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  1. #31
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    Quote Originally Posted by DiscoBiscuit View Post
    Having played a lot of different sports in my life I feel like I have a pretty solid grasp on the quality of a workout.

    Having done MMA, I would have to argue that bodyweight training is the best.

    We evolved to use our bodies. Playing sports replicates that activity our ancestors used to get chasing game and fighting one another.

    We didn't evolve to jog long distances. We would walk mostly, and sprint when we needed to (like after prey or away from predators).

    We didn't need to be able to lift hundreds and hundreds of pounds if we could move through and interact with our enviroments athletically.

    This is why I would say, if you're looking for the best workout, play an intense sport, do crossfit, or take up bodyweight training.
    This is the second post of your related to some sort of sport (the other was the olympic genetic factors) performance that I've read. You've had the right ideas in both of the posts. I am only typing in this thread to confirm what you've assumed.

    For a while now, the general population has assumed that long distance running at low intensity for 30-60 minutes or more would burn more fat in the long run and burn more calories. The most recent studies since 1996 have been showing otherwise. In the exercise physiology world, people's fitness levels are tested by the amount of oxygen they consume per Liter per Minute. The more oxygen one consumes, the fitter they are. Olympic athletes consume about 95-100L/min of Oxygen while State level athletes consume about 60L/min of oxygen.

    The goal for ALL athletes is to increase their v02 max or in other words, the maximum oxygen consumption that an individual is able to process. We increase our v02 max through training of course. The more muscle we have, the more oxygen we can consume. The stronger our hearts are, the more oxygen rich blood we can deliver to the oxygen-demanding muscles. The more trained we are, the more mitochondria we have in our cells which generate the energy necessary for working out.

    Long distance running has shown to increase a person's v02 max. It has also shown to increase fat. This works on the premise we deplete our fat storage during long bouts of exercise and our beta blocks will send foods we consume post workout to replenish those fat storage systems. Long term runners have also shown an increase in chronic injuries in the knees.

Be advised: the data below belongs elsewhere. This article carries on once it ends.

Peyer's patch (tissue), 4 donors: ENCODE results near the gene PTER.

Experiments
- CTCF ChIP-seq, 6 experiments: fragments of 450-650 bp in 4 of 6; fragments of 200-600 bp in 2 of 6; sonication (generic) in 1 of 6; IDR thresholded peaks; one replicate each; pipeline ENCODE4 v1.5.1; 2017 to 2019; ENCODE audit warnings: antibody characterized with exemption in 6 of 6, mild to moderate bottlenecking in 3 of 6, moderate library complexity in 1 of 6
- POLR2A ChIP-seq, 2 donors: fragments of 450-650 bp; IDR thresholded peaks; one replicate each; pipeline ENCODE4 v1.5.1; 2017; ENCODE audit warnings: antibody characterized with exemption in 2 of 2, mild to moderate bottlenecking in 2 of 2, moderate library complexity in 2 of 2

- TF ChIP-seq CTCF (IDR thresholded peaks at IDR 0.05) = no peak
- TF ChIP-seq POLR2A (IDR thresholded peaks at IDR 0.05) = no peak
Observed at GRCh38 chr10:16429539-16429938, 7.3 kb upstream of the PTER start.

The most effective way to increase a person's v02 max can be done in as short as a 4 minute workout for someone already fit or 12 minutes for someone who has a decent heart capacity and in good health but moderately trained. A doctor named Izumi Tabata did research that showed a method to increase someone's v02 max DRAMATICALLY in less time than the standard long distance running. If a person does an ALL OUT SPRINT for 20 seconds and then takes a 10 second walking break and repeat 8 times, the amount of v02 gain was equivalent to 1/5 of the amount of time running. Basically if you do the 4 minute workout, it is equivalent to a 20 minute run. For some odd reason, doing 3 weeks of tabata, or high intensity interval training (which is what I do and is a little different), at 3 times per week had the same gains as long distance runners who ran at 5 times a week for 8-12 weeks.

    Another benefit that is seen through tabata and high intensity internval training (HIIT) is that it is known for sky rocketing your testosterone. I got blood tests on May 18th that measured my testosterone at 604. At June 22nd, my testosterone level came in at 794 and I had put on nearly 20 pounds of lean muscle mass and my bench went up from repping 175lbs to over 235lbs. In addition to HIIT's I do plyometrics which focus on explosive maximum all out movements for the legs. These workouts cut fat insanely quicker than long distance running.

    To sum this all up, I agree with you in that intense workouts and sports are the way to go.

  2. #32
    Senior Member lauranna's Avatar
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    Quote Originally Posted by scienceresearcher View Post
    This is the second post of your related to some sort of sport (the other was the olympic genetic factors) performance that I've read. You've had the right ideas in both of the posts. I am only typing in this thread to confirm what you've assumed.

    For a while now, the general population has assumed that long distance running at low intensity for 30-60 minutes or more would burn more fat in the long run and burn more calories. The most recent studies since 1996 have been showing otherwise. In the exercise physiology world, people's fitness levels are tested by the amount of oxygen they consume per Liter per Minute. The more oxygen one consumes, the fitter they are. Olympic athletes consume about 95-100L/min of Oxygen while State level athletes consume about 60L/min of oxygen.

    The goal for ALL athletes is to increase their v02 max or in other words, the maximum oxygen consumption that an individual is able to process. We increase our v02 max through training of course. The more muscle we have, the more oxygen we can consume. The stronger our hearts are, the more oxygen rich blood we can deliver to the oxygen-demanding muscles. The more trained we are, the more mitochondria we have in our cells which generate the energy necessary for working out.